As 2010 draws to a close, I am taking this opportunity to look back at some of the new, standout recordings I've encountered over the course of the year. Some of my new favoriteslike Paul Motian's Lost In A Dream (ECM, 2010), the new three-disc collection from the SFJAZZ Collective, and People Time: The Complete Recordings (Sunnyside, 2010), from Stan Getz and Kenny Barronspent a good deal of time in my CD player, but never made it into my review pile. Other highly praised discs, like Vijay Iyer's first solo piano disc and Charles Lloyd's Mirror (ECM, 2010) are on my holiday wishlist, but haven't made it into my hands as of this writing. Over the course of this year, I had the opportunity to write 100+ reviews for All About Jazz and these were the nine discs that stood out:
I've always loved jazz ...my mother was a classical pianist and my aunt was a blues singer, who was managed by Clarence Williams (Bessie Smith's producer). As a young boy, they introduced me to people like Louis Armstrong, Sarah Vaughan, and Jimmy Smith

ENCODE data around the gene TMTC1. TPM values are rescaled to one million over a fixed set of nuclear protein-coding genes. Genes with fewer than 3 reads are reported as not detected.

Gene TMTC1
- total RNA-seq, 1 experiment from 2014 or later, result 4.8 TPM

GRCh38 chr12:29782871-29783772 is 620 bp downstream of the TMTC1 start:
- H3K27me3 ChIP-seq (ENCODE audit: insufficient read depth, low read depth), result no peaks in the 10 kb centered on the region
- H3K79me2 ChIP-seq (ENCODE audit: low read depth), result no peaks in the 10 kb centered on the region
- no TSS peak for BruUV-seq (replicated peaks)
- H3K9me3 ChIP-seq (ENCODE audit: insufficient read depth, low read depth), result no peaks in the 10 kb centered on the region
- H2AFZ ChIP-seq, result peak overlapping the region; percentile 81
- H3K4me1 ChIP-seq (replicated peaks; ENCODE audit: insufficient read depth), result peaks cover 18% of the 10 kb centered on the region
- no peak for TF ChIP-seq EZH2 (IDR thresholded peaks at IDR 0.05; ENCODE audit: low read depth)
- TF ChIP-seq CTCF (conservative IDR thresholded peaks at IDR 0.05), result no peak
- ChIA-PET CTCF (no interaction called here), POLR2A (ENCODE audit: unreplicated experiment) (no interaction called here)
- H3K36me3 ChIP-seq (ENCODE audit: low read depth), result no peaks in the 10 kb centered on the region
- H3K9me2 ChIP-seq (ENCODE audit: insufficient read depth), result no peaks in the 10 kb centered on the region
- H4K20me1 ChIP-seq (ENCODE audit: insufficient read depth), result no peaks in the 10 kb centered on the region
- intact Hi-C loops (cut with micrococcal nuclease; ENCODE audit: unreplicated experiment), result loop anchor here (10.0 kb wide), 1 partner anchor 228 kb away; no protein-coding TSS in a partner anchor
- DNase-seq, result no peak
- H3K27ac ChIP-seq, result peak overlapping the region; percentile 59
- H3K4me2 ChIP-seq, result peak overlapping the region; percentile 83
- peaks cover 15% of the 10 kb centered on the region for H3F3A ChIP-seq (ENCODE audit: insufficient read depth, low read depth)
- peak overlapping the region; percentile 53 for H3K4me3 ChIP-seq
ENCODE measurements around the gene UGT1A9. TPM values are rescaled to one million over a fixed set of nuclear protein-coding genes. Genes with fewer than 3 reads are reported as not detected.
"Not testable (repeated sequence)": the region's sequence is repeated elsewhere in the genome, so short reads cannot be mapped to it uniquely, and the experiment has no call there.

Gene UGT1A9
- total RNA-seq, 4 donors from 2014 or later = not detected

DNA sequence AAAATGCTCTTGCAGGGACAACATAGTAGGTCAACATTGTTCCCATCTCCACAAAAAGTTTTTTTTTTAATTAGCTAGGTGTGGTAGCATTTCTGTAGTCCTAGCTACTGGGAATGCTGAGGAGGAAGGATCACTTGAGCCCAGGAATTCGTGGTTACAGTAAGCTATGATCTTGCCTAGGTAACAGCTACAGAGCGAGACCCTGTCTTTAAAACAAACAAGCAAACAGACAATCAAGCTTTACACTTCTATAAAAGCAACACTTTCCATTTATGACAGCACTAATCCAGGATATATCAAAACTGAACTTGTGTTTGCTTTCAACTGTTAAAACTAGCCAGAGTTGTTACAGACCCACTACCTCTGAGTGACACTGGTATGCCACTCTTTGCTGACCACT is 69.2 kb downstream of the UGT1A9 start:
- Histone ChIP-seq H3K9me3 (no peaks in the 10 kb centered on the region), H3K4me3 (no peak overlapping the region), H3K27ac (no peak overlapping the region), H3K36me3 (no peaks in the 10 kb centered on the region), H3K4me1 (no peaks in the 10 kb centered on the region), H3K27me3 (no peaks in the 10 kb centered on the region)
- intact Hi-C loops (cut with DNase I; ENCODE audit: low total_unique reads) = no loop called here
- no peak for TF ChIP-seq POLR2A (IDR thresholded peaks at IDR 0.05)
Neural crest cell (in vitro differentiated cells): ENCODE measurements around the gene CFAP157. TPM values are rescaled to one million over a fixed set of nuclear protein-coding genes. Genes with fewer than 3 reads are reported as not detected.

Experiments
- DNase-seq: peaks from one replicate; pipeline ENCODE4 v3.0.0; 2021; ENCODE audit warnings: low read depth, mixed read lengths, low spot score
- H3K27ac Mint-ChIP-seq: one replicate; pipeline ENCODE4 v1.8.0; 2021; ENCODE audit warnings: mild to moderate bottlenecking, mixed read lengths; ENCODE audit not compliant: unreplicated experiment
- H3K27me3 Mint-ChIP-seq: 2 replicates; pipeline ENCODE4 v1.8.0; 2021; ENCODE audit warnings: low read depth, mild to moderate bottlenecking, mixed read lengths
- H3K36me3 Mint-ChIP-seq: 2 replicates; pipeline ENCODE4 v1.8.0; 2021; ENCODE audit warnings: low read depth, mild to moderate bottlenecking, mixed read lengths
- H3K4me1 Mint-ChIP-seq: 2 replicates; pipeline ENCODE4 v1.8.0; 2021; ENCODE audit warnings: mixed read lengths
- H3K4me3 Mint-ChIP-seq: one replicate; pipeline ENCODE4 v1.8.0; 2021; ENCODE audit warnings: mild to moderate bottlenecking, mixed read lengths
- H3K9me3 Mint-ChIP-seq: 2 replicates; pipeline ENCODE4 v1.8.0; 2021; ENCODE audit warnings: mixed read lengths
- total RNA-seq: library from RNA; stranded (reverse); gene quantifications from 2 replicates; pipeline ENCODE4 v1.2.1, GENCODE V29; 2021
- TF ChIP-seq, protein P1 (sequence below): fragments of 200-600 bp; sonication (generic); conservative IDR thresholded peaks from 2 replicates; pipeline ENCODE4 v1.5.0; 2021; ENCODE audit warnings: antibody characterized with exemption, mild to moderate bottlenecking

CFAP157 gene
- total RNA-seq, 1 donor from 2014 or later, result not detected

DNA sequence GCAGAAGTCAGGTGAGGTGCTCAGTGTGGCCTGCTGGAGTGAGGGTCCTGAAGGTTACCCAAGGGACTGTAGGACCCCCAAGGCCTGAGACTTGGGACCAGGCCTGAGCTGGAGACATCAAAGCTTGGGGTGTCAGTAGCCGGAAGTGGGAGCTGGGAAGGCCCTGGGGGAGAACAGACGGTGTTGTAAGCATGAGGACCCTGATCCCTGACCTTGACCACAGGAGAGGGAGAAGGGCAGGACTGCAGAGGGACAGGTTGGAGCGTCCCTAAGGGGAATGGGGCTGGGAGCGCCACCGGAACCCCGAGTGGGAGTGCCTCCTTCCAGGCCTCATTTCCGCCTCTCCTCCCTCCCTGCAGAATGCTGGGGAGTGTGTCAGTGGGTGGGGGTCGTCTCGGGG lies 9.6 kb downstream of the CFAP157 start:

I've always loved jazz ...my mother was a classical pianist and my aunt was a blues singer, who was managed by Clarence Williams (Bessie Smith's producer). As a young boy, they introduced me to people like Louis Armstrong, Sarah Vaughan, and Jimmy Smith. We hung out at my Aunt Kate's Soul Food restaurant in Harlem after the matinees at the Apollo where I listened to their stories. I knew I wanted to be a jazz musician from then on. My mother wanted me to play piano, but my Aunt bought me a guitar. I've been playing ever since.
At my mother's early prompting, I first sang Blue Velvet at my Catholic elementary school...and all the nuns came running in and asked me to sing again, so I knew I must have sounded pretty good. I've been singing ever since.
I met Tony Bennett in Miami and he inspired me to return to New York. He was a great mentor.
The best show I ever attended is mpossible to say, I've seen so many great shows. From Tony Bennett to Pat Martino, Return to Forever to Weather Report...I've seen some great performances.
My advice to new listeners is don't let jazz intimidate you, the music has something for every listener and it is our American gift to the world.